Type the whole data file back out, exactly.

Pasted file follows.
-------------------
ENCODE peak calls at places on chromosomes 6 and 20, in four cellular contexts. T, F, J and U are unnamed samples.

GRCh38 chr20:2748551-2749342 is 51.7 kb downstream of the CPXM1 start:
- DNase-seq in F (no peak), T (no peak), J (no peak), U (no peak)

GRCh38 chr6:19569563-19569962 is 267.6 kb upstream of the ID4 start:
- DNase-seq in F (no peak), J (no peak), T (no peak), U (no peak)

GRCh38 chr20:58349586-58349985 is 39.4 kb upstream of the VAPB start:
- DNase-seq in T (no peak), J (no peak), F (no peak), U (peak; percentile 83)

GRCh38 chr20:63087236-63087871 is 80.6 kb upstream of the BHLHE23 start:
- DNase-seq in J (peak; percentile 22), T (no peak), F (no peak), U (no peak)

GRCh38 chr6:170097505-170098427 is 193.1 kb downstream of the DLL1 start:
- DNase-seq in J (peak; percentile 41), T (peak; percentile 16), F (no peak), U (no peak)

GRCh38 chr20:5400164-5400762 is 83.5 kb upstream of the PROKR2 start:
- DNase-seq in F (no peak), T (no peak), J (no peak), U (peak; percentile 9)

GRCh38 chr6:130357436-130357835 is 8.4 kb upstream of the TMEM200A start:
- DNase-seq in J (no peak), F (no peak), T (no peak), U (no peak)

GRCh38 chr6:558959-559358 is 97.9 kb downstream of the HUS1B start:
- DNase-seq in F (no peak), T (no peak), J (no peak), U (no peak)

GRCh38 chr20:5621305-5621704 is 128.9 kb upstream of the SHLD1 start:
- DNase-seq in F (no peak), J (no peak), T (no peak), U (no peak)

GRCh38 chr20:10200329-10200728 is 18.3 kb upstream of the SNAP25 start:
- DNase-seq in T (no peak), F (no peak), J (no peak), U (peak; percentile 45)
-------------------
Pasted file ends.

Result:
ENCODE peak calls at places on chromosomes 6 and 20, in four cellular contexts. T, F, J and U are unnamed samples.

GRCh38 chr20:2748551-2749342 is 51.7 kb downstream of the CPXM1 start:
- DNase-seq in F (no peak), T (no peak), J (no peak), U (no peak)

GRCh38 chr6:19569563-19569962 is 267.6 kb upstream of the ID4 start:
- DNase-seq in F (no peak), J (no peak), T (no peak), U (no peak)

GRCh38 chr20:58349586-58349985 is 39.4 kb upstream of the VAPB start:
- DNase-seq in T (no peak), J (no peak), F (no peak), U (peak; percentile 83)

GRCh38 chr20:63087236-63087871 is 80.6 kb upstream of the BHLHE23 start:
- DNase-seq in J (peak; percentile 22), T (no peak), F (no peak), U (no peak)

GRCh38 chr6:170097505-170098427 is 193.1 kb downstream of the DLL1 start:
- DNase-seq in J (peak; percentile 41), T (peak; percentile 16), F (no peak), U (no peak)

GRCh38 chr20:5400164-5400762 is 83.5 kb upstream of the PROKR2 start:
- DNase-seq in F (no peak), T (no peak), J (no peak), U (peak; percentile 9)

GRCh38 chr6:130357436-130357835 is 8.4 kb upstream of the TMEM200A start:
- DNase-seq in J (no peak), F (no peak), T (no peak), U (no peak)

GRCh38 chr6:558959-559358 is 97.9 kb downstream of the HUS1B start:
- DNase-seq in F (no peak), T (no peak), J (no peak), U (no peak)

GRCh38 chr20:5621305-5621704 is 128.9 kb upstream of the SHLD1 start:
- DNase-seq in F (no peak), J (no peak), T (no peak), U (no peak)

GRCh38 chr20:10200329-10200728 is 18.3 kb upstream of the SNAP25 start:
- DNase-seq in T (no peak), F (no peak), J (no peak), U (peak; percentile 45)